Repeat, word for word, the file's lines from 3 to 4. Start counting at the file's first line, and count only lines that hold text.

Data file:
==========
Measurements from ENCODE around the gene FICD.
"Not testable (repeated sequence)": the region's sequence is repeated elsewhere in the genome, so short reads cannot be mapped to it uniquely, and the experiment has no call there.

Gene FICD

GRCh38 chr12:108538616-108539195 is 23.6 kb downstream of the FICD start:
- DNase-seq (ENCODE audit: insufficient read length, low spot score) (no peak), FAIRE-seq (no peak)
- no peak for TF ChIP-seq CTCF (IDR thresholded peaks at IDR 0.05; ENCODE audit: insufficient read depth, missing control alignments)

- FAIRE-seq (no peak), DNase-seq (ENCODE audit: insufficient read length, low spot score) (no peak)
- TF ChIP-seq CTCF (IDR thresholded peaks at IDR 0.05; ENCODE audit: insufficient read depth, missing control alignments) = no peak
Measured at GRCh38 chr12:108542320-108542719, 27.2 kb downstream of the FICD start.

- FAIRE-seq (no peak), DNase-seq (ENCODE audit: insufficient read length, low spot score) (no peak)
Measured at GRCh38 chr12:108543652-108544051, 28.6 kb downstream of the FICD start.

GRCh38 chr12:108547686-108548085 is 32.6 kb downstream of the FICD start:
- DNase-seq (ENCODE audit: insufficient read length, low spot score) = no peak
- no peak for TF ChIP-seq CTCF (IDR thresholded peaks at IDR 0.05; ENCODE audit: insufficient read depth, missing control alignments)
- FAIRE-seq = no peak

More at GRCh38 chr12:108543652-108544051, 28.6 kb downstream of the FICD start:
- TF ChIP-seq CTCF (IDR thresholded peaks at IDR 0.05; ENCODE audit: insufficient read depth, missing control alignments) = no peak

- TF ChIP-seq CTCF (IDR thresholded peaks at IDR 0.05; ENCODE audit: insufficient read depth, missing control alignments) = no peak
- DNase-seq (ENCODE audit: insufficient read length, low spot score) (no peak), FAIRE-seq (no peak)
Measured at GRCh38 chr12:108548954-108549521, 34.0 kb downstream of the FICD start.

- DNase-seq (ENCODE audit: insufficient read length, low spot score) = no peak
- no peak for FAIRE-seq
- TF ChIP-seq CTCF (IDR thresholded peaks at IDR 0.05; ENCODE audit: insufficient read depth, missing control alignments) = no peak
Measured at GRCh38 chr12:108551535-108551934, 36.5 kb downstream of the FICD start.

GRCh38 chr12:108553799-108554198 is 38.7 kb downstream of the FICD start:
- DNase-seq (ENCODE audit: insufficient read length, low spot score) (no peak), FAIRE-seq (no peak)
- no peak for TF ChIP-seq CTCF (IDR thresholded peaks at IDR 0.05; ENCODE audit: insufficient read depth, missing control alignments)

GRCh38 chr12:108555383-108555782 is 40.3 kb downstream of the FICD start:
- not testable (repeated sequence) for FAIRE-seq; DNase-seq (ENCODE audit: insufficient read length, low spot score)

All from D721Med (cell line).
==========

Gene FICD

GRCh38 chr12:108538616-108539195 is 23.6 kb downstream of the FICD start: